My day job is fighting bits for a Chicagoland private school of mixed races. We have hundreds and hundreds of Macs, Windows PCs, and we’re also infected by dozens of shiny new Chromebooks (which, admittedly don’t require much effort to maintain because they don’t really do much, but that’s a separate issue). That means someone always has a question I cannot easily answer. Here’s one.
How Much Is That Zip Archive?
Let’s say you work on in a cubicle farm and a co-worker says, “Zip up those files and email them to me.” Easy peasy, right? In the Finder, select the four or five files in question, right-click and select Compress. That gives you a zip archive of the files which can be emailed with little effort.
Now, what if your cubicle farm co-worker says this, “Zip up those files and email them to me. But add a password so they’re secure.” Uh oh. Funny thing. True story. Apple built-in a password option to the archive function but didn’t bother to tell anyone about it. If you’d like to add a password to an archive then you need to get out your Terminal.app and dive into the once famous command line interface.
Bob Chesley has a nice step-by-step on how to use Terminal.app to accomplish the password protected archive, but it’s not for the squeamish Mac user, or those of us with short term memory issues (which seem to come into play the next time you want to do the same thing but can’t remember how it was done).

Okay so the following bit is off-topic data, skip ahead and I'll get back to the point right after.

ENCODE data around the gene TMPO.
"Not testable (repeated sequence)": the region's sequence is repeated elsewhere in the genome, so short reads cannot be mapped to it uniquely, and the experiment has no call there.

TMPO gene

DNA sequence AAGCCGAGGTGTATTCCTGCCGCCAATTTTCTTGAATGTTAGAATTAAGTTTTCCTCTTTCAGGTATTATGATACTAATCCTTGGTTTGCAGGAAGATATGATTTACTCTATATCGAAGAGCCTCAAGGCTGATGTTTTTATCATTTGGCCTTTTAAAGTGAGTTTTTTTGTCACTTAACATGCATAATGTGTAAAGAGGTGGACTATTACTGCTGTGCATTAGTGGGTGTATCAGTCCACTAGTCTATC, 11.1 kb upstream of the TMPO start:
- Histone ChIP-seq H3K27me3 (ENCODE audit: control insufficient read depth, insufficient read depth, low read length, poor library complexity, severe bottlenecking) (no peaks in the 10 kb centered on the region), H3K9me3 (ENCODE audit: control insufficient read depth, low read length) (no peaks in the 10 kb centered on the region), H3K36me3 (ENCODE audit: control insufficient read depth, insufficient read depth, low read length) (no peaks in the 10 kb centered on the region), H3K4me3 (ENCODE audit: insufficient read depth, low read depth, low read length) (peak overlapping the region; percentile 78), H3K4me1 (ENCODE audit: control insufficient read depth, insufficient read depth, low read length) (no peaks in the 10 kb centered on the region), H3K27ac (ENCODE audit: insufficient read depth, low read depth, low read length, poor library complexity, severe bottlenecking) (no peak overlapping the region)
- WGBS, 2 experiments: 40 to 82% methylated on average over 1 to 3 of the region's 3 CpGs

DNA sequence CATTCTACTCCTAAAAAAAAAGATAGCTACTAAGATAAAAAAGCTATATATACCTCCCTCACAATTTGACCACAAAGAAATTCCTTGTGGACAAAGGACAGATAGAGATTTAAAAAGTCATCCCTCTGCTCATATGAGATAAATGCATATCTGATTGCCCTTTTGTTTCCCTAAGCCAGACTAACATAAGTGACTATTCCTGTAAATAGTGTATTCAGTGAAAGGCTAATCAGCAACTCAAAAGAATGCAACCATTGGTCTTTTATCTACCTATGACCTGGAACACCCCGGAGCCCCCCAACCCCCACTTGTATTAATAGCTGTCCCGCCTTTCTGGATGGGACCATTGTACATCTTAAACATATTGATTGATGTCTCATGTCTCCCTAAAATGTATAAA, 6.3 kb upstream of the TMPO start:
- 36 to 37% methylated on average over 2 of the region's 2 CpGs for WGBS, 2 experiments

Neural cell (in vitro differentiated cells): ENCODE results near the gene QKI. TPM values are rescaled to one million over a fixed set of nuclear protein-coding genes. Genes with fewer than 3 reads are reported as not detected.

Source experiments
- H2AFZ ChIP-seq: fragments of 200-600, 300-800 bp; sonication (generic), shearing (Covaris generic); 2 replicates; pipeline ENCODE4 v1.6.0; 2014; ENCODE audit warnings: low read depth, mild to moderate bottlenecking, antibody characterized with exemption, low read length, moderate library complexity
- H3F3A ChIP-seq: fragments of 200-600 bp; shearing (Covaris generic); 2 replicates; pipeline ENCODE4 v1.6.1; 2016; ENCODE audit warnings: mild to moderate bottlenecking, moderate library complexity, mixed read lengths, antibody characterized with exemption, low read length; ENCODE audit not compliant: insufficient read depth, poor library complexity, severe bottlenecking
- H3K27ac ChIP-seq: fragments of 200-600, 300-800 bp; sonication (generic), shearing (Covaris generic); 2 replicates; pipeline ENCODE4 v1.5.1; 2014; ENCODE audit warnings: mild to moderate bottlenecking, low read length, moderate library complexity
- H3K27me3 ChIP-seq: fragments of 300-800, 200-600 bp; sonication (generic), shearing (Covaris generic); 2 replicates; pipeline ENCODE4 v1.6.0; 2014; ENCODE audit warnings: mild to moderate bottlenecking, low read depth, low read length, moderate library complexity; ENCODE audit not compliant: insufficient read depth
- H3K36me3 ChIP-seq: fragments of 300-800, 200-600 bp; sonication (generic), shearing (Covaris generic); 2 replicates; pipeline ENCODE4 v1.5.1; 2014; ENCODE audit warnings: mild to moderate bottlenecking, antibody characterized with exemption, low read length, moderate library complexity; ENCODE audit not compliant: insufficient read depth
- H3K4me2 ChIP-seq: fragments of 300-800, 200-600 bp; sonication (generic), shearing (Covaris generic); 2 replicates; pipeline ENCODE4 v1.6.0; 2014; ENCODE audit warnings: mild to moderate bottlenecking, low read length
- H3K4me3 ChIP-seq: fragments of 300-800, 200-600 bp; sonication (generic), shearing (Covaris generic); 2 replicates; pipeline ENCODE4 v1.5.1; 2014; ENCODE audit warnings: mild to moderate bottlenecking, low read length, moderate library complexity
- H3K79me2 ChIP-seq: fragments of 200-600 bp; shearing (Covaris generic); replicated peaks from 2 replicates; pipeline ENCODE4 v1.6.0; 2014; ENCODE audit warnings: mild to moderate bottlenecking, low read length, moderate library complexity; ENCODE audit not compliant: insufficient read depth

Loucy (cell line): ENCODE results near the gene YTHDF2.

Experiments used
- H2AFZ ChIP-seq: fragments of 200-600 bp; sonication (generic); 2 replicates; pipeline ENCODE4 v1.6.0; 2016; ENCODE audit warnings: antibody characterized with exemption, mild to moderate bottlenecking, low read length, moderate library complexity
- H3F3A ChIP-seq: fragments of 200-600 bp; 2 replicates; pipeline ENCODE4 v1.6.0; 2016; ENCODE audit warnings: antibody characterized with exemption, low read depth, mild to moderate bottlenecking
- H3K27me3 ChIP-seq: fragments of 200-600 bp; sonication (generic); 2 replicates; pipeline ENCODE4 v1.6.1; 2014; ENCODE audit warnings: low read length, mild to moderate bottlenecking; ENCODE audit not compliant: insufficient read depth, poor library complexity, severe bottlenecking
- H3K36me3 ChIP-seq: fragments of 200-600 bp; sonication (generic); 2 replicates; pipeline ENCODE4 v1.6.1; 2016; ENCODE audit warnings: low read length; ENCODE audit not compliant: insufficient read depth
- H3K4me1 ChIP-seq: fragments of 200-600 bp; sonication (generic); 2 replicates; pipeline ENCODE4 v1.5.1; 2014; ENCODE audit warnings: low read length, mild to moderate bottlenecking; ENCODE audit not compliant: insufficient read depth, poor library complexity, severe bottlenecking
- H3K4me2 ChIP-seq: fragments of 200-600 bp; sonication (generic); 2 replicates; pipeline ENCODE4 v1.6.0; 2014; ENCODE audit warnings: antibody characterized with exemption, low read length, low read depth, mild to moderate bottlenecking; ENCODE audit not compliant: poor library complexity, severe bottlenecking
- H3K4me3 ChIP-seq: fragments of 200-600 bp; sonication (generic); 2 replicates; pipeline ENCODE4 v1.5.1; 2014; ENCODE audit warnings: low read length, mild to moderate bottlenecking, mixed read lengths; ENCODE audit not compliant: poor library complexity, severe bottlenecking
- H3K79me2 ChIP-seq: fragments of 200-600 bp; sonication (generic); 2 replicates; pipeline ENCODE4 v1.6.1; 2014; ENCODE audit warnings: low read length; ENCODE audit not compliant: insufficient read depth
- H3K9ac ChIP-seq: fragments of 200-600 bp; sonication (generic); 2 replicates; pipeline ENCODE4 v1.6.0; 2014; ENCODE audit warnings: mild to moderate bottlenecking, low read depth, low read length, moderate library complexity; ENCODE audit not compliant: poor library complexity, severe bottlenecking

You could spend a few hours searching the interwebs and the Mac App Store for an archive app which also adds a password but you’d be hard pressed to find an easy one, and most of the good ones are not free. Enter EZipMaker, an inexpensive Mac utility which does one thing. It zips up an archive of files and lets you add a password. You know, the way Apple probably intended to do but just hasn’t gotten around to it yet.
EZipMaker is, well, easy to zip and add a password to files or a file or a folder of files. It works great, is priced about right, but there’s a gotcha here and there. First, EZipMaker is from a non-certified Mac app developer so you’ll need to rummage through System Preferences > Security & Privacy to allow it to run on your Mac. So, there’s that.
The interface? Well, there’s no interface. Double-click to open and EZipMaker opens the popup dialog box immediately so you can select the files you want to archive. Select them. You’ll be asked to enter the password for the archive. Twice. If there are multiple files in the selection you’ll be asked to choose Single Archives (an archived file for each) or a MultiArchive (wrapping up the whole shebang). After that, EZipMaker creates the standard OS X archive but with the password built-in, which makes it easier to share and have a measure of security (of course, you may have to send the password with the zip archive so, well, so much for security).
Not bad for not quite free.